Couple years ago, I was getting ready for a couple week long adventure, and was tent shopping. I read everything I could, and made a choice based on what I learned or wanted in a tent.

    And then could not find one in stock anywhere.

    This was the one, a quick search and I clicked on the first link, and walla, it's still OUT OF STOCK today, two years later.

    I would have considered the two person one as well. Link below.

    That must say something about the quality. I bought a shiddy no name tent instead. :cry

  6. mulausk

    mulausk n00b

    Mar 13, 2013
    Manhattan, KS
    Tents... like many other things in life, you get what you pay for.

    As mentioned, the above brands will be quality. I'd also add Mountain Hardwear to the list.

    Check for sales, and also Closeout tents are great deals, typically.

    I will cast a vote for Sierra Designs. My favorite tent is a 2-3 person Meteor Light that my wife & I received as a wedding present... 18yrs ago. It's still the tent I use when I solo camp, but there is plenty of room for 2-3 people (or 2 people & a Labrador :D). Rock solid, never leaks, everything works like it is supposed to, zippers still going strong, easy to put up, and packs small. We now have a 6-person Sierra Designs tent for our entire family, but it would be too big to pack on a bike.

  7. bomber60015

    bomber60015 tikkun olam

    Sep 11, 2008
    Figure the number of folks that will occupy the tent, then add 1 to the number to reach the size of the tent you desire -- this'll have room for your gear and you.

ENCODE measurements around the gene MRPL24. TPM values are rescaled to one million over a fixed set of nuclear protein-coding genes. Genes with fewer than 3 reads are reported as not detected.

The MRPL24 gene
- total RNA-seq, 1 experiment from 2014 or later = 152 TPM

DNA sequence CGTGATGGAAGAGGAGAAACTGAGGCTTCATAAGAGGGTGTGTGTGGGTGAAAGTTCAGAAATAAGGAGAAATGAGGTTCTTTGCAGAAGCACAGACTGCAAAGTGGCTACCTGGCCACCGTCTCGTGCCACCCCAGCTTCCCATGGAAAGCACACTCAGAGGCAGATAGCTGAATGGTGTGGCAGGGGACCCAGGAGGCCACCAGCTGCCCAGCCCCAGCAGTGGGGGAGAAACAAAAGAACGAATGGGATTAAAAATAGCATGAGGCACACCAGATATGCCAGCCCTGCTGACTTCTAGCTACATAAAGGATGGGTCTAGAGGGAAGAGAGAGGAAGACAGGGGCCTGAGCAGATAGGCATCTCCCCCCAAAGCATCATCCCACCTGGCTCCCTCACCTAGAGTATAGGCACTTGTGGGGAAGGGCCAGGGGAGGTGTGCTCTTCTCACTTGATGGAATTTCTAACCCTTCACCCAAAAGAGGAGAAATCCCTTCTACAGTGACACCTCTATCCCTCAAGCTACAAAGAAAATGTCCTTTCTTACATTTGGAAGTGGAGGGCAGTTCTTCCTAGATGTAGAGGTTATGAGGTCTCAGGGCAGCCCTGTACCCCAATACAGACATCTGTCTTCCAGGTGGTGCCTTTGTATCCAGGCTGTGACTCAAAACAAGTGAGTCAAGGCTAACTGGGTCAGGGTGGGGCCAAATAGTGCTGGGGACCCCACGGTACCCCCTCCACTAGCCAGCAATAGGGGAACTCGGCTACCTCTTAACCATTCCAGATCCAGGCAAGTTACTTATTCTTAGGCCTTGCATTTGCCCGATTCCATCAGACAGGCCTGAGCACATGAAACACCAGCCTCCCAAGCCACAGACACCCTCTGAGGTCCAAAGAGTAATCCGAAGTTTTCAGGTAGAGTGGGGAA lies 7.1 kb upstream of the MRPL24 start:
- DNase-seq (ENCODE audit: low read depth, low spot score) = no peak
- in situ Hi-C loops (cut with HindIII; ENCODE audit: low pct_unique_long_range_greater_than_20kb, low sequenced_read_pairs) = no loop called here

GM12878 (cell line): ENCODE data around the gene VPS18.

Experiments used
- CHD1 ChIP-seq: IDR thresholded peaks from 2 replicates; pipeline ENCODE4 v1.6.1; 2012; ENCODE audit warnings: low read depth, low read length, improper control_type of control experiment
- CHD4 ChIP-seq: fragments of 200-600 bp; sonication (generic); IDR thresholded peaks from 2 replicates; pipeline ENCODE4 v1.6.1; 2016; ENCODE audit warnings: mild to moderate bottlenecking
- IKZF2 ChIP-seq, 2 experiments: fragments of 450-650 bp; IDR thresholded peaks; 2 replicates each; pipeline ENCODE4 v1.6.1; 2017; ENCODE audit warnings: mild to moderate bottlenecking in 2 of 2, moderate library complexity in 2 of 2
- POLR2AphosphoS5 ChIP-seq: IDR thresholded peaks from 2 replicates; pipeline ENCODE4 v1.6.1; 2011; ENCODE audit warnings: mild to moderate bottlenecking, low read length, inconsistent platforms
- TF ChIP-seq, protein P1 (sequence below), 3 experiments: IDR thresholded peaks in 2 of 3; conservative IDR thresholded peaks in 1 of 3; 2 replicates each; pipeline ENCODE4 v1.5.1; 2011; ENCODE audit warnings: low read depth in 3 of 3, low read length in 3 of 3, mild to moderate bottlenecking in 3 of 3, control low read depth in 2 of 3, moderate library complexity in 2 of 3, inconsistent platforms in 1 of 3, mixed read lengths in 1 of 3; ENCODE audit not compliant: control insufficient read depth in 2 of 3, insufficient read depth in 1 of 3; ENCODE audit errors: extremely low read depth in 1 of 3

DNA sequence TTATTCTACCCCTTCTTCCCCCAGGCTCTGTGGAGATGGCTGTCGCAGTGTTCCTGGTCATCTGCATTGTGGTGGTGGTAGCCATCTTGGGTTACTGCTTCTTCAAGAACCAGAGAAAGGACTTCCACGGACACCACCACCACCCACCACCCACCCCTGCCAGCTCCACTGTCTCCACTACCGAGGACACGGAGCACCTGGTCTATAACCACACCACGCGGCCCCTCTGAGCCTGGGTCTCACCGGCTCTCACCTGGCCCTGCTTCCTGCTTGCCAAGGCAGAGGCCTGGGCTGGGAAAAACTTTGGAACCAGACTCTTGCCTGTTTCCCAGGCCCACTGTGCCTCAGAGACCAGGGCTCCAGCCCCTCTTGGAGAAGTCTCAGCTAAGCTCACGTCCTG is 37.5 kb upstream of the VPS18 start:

Set a budget, and go look at actual, real world tents. This will help a great deal when you buy one . . . .

    suggest you avoid tents with sleeves to contain the poles, but choose a test with hooks that allow the tent to hang form the pole . . . .

    3 season will likely serve you well . . . .

    as with so many other things, what is best for you may not be in the running for me . . . . . .
  8. Juggernaut

    Juggernaut Been here awhile

    Apr 7, 2009
    Wherever my GSA takes me
    Personally I like the Big Agnes Fly Creek tent. Lightweight, and extremely weather resistant.
  9. terryckdbf

    terryckdbf Pickles

    Jun 1, 2006
    Perry, Ga
    Based on "never camped before and 7 years old" I can relate.

    I have a Marmot 4 person, several hundred dollars, you know, two vestibules, two entrances, etc., very good tent. My High school daughter needed a tent for a weekend river campout with the school. I said "Not gonna take mine and ruin it." Went to Target and got this Coleman on sale for $49 thinking go ahead and destroy it. She had a great weekend. 12 year old son and I went camping on the bike and took the Coleman just so I could see how it did. Rained all night, not a drop of water got in, ventilation good even with the fly, plenty of room, packs very small, not backpacking small, but small enough. Kids can and will break anything, trip getting in and out, spill dinner inside, knock over everything moving about, you know, kid stuff.